Although much better known for his conservation efforts in the western U.S. and his founding of the Sierra Club, some of John Muir’s most formative experiences happened here in Appalachia and the Southeast. In September 1867, the young botanist set out from Louisville, Kentucky, to the Gulf of Mexico, choosing “the wildest, leafiest and least trodden way I could find,” he later wrote. Along the way, he traversed portions of Kentucky, Tennessee, North Carolina, Georgia and Florida, finally reaching the Gulf of Mexico at Cedar Key north of Tampa.
Shortly after his departure from Louisville, he encountered the first mountains of his life while crossing the Cumberland Plateau in eastern Kentucky, a significant event in the life of a man later known as “John o’ Mountains.” Muir kept a detailed diary of his observations along the way, including sketches of plants, descriptions of animals and accounts of his encounters with people living in the aftermath of the Civil War. During his journey, he explored Kentucky’s Mammoth Cave, trekked through hundreds of miles of forests, slept in a Savannah cemetery and ultimately fell deathly ill with malaria upon his arrival in Cedar Key. There he recovered for three months before sailing to Cuba to study its plants. From Cuba, he sailed on to New York and then booked passage to California, where he began his famous explorations of Yosemite and the Sierra Nevada range that lasted nearly 50 years until his death in 1914.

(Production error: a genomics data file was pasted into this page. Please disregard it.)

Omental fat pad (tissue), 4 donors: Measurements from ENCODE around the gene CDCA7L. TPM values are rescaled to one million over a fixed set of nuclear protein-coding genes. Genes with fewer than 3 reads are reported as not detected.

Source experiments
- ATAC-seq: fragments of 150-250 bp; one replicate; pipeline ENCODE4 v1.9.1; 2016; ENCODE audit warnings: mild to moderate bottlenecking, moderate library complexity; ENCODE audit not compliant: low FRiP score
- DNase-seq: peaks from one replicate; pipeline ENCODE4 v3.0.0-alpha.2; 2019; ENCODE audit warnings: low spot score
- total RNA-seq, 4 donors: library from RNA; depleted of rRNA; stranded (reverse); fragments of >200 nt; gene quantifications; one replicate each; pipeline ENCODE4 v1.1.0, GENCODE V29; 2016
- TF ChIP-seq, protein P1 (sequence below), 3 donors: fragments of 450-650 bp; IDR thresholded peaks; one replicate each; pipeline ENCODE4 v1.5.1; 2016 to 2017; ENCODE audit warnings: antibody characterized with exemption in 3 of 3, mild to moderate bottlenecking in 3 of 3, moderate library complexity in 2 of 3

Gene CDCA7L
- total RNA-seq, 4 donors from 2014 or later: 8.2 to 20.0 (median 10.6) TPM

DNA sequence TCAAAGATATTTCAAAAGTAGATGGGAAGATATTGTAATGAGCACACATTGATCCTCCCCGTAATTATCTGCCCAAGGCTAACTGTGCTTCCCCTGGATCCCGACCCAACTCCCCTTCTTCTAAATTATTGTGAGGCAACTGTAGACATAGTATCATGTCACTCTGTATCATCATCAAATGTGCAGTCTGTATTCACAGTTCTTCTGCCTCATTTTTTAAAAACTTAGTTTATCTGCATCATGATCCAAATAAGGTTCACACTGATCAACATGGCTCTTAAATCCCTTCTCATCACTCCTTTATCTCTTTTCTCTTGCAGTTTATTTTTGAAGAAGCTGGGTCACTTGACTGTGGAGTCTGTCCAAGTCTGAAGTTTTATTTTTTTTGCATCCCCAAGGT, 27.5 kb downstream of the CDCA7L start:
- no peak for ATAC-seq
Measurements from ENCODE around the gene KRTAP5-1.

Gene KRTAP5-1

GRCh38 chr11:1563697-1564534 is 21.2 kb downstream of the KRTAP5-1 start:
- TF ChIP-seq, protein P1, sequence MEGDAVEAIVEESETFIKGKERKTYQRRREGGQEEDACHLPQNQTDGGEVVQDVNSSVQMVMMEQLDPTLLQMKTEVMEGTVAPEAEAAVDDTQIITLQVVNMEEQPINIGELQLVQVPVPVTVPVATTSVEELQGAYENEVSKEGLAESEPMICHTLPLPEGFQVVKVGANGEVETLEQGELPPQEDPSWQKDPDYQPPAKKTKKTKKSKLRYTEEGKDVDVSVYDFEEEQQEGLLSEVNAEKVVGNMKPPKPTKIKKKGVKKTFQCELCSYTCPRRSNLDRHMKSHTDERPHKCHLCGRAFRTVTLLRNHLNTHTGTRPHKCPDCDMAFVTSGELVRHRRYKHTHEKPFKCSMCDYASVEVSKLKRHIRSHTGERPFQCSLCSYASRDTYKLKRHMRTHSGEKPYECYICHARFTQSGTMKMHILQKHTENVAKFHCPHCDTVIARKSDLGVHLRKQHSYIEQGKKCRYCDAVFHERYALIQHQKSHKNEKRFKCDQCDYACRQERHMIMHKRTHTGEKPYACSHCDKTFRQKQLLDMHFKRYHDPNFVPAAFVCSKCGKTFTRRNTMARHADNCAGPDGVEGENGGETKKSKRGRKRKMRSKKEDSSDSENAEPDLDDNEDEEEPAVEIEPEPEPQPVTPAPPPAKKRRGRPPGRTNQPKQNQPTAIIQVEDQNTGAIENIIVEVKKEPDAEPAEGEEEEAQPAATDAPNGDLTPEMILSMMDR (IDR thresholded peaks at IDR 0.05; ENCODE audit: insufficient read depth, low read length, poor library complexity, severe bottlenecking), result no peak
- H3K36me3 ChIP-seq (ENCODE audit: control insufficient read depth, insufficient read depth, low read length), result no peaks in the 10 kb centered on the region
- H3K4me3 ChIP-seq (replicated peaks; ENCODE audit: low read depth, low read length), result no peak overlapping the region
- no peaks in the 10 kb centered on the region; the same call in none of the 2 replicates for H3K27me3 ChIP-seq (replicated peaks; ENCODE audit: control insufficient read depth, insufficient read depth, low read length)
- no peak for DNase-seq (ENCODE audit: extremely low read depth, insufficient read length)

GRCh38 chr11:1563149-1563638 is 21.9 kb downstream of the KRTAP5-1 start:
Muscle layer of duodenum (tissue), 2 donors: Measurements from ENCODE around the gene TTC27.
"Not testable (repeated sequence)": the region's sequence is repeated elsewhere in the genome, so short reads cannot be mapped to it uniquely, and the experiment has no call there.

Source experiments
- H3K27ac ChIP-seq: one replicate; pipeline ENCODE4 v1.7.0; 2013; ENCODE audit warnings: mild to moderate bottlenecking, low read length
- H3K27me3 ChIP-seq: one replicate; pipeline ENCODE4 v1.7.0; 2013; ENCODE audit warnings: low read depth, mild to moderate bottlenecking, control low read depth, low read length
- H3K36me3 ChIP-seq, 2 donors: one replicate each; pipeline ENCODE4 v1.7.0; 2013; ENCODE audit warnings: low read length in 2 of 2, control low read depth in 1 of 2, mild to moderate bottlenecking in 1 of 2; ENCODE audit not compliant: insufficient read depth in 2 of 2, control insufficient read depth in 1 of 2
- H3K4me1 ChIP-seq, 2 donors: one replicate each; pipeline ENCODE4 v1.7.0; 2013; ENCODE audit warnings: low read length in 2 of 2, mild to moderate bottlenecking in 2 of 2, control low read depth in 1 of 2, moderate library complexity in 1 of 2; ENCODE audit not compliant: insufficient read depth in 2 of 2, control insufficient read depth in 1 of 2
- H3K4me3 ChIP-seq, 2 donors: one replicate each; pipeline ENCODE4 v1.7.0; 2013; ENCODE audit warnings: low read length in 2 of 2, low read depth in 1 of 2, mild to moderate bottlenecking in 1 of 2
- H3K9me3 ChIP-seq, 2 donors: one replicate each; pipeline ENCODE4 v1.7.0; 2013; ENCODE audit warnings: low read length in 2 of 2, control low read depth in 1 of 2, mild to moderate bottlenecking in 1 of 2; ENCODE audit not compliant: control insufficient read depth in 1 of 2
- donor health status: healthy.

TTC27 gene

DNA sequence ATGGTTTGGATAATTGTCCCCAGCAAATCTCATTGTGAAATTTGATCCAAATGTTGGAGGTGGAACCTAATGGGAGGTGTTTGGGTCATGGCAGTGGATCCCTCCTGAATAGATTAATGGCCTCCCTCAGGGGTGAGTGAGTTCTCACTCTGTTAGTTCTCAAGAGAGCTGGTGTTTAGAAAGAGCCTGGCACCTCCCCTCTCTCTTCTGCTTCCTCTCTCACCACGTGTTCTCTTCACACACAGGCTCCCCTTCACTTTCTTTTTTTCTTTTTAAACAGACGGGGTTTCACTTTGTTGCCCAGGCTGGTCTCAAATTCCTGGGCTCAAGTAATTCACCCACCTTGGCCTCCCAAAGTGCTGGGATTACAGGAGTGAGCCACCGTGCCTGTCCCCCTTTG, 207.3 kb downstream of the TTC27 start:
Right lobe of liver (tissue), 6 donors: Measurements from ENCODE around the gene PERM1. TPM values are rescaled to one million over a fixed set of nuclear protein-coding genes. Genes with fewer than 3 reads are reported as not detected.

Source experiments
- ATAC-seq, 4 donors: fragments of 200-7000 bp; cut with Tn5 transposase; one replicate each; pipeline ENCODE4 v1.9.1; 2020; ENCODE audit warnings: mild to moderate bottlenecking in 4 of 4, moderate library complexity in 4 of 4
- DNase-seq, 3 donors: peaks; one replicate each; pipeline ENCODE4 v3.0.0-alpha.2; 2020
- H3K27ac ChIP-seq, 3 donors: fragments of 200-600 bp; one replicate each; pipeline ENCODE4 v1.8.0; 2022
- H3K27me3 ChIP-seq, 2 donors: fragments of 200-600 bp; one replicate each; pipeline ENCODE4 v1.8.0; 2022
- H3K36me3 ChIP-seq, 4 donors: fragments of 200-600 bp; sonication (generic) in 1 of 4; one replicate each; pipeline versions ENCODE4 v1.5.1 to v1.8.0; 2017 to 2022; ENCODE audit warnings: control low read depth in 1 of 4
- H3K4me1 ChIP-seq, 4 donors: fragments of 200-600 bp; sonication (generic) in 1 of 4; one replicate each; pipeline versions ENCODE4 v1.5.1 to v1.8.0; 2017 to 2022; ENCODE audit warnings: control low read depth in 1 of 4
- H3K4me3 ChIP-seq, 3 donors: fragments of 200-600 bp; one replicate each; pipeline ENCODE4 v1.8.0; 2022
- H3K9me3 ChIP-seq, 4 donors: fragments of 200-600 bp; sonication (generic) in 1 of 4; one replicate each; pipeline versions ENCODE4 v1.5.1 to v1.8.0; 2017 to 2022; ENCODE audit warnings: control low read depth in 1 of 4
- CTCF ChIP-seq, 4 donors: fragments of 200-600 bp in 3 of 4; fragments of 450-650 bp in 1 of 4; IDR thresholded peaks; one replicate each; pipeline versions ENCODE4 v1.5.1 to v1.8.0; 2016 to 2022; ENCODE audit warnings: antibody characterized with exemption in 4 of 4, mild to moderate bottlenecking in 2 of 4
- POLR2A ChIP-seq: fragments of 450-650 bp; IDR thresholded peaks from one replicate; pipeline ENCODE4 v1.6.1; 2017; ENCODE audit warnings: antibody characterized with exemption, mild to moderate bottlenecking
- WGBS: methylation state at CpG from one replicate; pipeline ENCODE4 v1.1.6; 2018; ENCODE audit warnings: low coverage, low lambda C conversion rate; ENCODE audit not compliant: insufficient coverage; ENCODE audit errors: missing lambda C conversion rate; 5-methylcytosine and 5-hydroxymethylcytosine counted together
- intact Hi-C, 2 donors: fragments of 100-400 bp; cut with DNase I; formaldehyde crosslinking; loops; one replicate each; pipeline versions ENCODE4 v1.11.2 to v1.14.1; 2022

Toward the end of his life, he sent a typewritten copy of his journal to the Gulf to a publisher, and it was posthumously published as A Thousand-Mile Walk to the Gulf in 1916. In the eastern U.S., Muir’s legacy lives on with the John Muir National Recreation Trail in eastern Tennessee’s Cherokee National Forest and the John Muir Trail along the Cumberland Plateau in central Tennessee’s Big South Fork National River and Recreation Area and adjoining Pickett State Forest. Additionally, a privately owned but freely accessible climbing preserve in Kentucky known as the Muir Valley Nature Preserve and the John Muir Ecological Park in Nassau County, Florida, honor his memory from this lesser-known but significant portion of his life.